Thursday, 30 June 2011
Our daughter Issey was born in March 2010, four weeks early. At the time everything appeared to be fine, she was doing very well and we were extremely proud parents.
At about six weeks old our health visitor came for a routine visit to our house in Norwich and noticed that her breathing was a little heavy and asked us to book an appointment with the doctor immediately. Although concerned, we just thought that Issey had a cold and she had mucus that she could not disperse.
However, after seeing her, the doctor referred Issey for an appointment at the local hospital for some very thorough examinations. It was at this appointment that our world fell apart.
There we were told that our daughter had a hole in her heart and she was referred to cardiac specialists at Great Ormond Street Hospital. Within a month we found ourselves on our way to London so that Issey could undergo her pre-operation assessment before the big operation the following day.
That night, the hospital put us up in a hotel so that we could all be together, but after that they told us that they could only accommodate my wife Louise who could stay with Issey until she came home. I was left to find alternative accommodation. This was something that had never crossed our minds. I guess we just hoped that we would find something close by where we could all be together. I did not account for not only the emotional strain of the thought of being separated from my daughter and wife during an extremely stressful time but also the financial cost of staying at a hotel or bed and breakfast in central London.
Thankfully we were put in contact with The Sick Children’s Trust and its ‘Home from Home’ Rainbow House which is situated just round the corner from the hospital. They had a room that was available so the both Louise and I could be together whilst Issey was being cared for in hospital. Sandra the house manager was so understanding, helpful and considerate to our situation and she took a big pressure off us.
Being at Rainbow House meant we could focus on spending time with our daughter whilst being together through those initial difficult days after Issey’s operation. The house was very comforting with all mod-cons and was always clean and tidy and, given the circumstances, was a lovely, warm place to be.
The fact that we were given our own key so that we could come and go as we pleased was a blessing as it meant we could spend as much time as we wanted at the hospital with our little girl.
I cannot thank The Sick Children’s Trust enough. They were there when we needed them most and without them I do not think we would have coped as parents. I had never heard of The Sick Children’s Trust before and I guess that I probably would not have heard of them today if Issey had not been ill. However, having experienced what they do I can only reiterate what a worthwhile charity it is because what they offer to families at a very difficult time is so, so important.
Issey’s operation was a complete success and while she will be monitored for the rest of life, it’s like having a new baby home with us - she is now developing like a normal six month old. We are so grateful to all concerned in helping her on the road to recovery, including The Sick Children’s Trust.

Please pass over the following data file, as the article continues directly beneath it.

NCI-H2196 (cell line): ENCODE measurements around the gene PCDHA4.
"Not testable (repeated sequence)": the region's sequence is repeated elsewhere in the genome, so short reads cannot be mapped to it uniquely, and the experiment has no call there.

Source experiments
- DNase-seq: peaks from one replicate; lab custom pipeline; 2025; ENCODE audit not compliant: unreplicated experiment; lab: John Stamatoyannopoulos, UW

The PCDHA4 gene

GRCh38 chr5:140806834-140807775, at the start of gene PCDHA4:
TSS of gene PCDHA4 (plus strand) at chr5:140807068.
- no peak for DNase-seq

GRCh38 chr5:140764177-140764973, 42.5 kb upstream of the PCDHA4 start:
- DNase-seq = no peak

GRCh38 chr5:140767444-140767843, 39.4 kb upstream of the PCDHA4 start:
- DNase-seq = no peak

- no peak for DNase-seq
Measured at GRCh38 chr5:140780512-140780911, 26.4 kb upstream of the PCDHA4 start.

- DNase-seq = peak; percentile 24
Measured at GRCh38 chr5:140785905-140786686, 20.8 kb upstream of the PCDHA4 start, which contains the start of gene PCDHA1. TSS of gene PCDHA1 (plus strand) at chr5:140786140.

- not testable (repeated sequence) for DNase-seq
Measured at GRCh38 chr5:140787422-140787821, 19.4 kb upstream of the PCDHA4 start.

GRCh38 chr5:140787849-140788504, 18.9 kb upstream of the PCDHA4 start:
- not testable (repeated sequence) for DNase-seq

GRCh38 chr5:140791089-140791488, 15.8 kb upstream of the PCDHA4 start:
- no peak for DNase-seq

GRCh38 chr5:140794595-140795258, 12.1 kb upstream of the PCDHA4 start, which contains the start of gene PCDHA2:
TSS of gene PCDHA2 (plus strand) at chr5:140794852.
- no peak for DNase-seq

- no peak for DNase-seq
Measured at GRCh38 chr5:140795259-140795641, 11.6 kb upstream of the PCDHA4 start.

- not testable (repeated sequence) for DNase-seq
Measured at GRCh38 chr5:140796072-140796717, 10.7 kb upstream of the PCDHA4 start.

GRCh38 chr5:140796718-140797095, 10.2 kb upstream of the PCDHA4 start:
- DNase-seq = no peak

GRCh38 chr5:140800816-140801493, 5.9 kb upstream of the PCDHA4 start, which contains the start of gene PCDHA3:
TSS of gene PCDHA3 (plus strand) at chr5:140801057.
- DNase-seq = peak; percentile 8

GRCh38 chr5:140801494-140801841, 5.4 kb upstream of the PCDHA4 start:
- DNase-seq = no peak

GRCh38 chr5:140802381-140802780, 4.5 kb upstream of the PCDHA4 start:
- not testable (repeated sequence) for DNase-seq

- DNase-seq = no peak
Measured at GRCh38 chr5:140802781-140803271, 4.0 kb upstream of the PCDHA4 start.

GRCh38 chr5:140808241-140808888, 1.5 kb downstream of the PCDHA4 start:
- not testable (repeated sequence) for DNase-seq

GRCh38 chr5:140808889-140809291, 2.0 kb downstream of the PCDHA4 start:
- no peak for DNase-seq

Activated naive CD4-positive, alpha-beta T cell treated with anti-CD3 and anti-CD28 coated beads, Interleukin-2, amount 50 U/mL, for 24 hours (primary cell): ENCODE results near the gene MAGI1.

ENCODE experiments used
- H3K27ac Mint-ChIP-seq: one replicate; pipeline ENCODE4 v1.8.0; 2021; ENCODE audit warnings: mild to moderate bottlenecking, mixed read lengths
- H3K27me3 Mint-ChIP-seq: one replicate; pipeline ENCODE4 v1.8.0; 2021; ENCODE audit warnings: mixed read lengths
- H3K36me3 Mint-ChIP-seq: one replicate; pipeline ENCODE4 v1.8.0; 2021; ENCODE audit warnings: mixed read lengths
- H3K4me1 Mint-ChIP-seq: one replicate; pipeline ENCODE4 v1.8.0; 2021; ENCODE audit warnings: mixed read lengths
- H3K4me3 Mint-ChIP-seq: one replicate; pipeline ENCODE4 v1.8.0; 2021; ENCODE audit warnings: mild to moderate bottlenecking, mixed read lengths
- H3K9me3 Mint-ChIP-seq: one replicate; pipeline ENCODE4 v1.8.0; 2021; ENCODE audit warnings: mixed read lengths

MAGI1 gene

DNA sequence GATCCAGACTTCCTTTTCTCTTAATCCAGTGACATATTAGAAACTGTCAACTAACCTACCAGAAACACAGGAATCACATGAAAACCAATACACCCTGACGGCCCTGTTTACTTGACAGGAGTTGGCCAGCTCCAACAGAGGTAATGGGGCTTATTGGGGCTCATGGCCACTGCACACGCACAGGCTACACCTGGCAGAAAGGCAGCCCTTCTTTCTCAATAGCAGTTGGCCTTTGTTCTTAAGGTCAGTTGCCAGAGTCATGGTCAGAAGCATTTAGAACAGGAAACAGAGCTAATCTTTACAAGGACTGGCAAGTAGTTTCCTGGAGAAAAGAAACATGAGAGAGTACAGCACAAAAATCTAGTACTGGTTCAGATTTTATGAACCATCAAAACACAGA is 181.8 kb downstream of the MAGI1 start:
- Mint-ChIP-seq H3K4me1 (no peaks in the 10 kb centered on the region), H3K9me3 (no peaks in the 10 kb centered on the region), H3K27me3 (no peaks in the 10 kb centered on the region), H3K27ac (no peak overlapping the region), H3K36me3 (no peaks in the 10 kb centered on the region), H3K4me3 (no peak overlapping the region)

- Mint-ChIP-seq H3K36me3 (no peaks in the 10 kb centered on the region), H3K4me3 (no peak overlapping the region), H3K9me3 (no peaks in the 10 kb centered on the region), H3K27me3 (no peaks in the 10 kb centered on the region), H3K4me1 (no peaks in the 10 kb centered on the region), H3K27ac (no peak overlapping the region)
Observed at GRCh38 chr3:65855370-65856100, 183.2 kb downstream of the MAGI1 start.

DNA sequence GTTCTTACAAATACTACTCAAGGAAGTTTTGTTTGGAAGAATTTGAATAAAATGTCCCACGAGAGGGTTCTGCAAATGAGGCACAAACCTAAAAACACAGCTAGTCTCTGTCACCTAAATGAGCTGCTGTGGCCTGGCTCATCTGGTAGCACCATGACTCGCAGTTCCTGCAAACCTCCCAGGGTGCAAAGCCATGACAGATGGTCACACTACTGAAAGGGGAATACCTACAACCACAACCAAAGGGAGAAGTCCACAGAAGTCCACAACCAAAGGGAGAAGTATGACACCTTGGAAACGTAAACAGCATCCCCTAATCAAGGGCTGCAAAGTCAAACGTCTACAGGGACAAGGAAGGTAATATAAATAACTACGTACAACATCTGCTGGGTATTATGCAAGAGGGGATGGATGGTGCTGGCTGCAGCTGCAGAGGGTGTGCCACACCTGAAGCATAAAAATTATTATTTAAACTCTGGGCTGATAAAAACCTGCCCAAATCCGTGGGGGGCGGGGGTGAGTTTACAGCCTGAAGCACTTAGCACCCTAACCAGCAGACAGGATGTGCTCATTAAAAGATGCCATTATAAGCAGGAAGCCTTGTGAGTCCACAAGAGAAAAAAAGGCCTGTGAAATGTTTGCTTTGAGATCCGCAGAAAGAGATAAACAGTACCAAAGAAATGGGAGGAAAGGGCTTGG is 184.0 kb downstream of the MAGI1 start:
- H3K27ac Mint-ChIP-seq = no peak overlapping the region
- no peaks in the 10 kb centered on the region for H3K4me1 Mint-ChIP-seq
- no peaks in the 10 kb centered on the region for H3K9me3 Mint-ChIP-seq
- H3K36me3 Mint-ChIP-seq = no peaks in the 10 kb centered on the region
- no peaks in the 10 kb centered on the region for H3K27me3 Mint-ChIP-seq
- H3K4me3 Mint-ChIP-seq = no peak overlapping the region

Mark Carpenter, Issey’s dad
Wednesday, 15 June 2011
At the beginning of January 2011, our baby daughter Sophie was rushed to Leeds General Infirmary (LGI) from our home in Doncaster via an Embrace baby ambulance.
At that time all the doctors could tell us was that her body had started shutting down and we were going to LGI cardiac intensive care as her heart was beating too fast and Sophie was at risk of dying. Over the next week Sophie got stronger but still the doctors could not pinpoint the cause of her sickness. After numerous scans it was found that Sophie had a blocked bowel and would require surgery.
During this time we stayed at The Sick Children’s Trust’s Eckersley House right across the road from the hospital. Before this we had never heard of the charity, but for the next month they played an integral part in our lives and the recovery of my daughter.
With the help of Eckersley House we were able to be at her bedside at all times to care for Sophie and bond with her as she was still only weeks old. The house also helped us to have a bit of stability and order during such a hectic period and cut down dramatically on the need for the 80 mile round trip every day.
Also it gave us a space to relax a bit, in the knowledge we were only a phone call and minutes away from the ward. The house manager, Jane, and her staff were understanding and always helpful and there to give advice and above all there to listen and talk about our situation. I cannot praise them enough for their kindness and the way we were looked after.
Meeting other parents in the house in similar situations and being able to talk to them about their child and their treatments was a source of encouragement and something we drew strength from in those early dark days when we didn’t know what the future held. Thankfully though, Sophie’s surgery went well and the medical team was happy with how it had gone.
Sophie is making excellent progress and is now out of any danger and has told us to treat her the same as a normal baby from now onwards. I can’t express enough my gratitude for this wonderful charity and everything they did for me and my family. It was not the best way to start the new year but thanks to the support of The Sick Children’s Trust things are starting to look up already.
By Ian Jepson, Sophie’s dad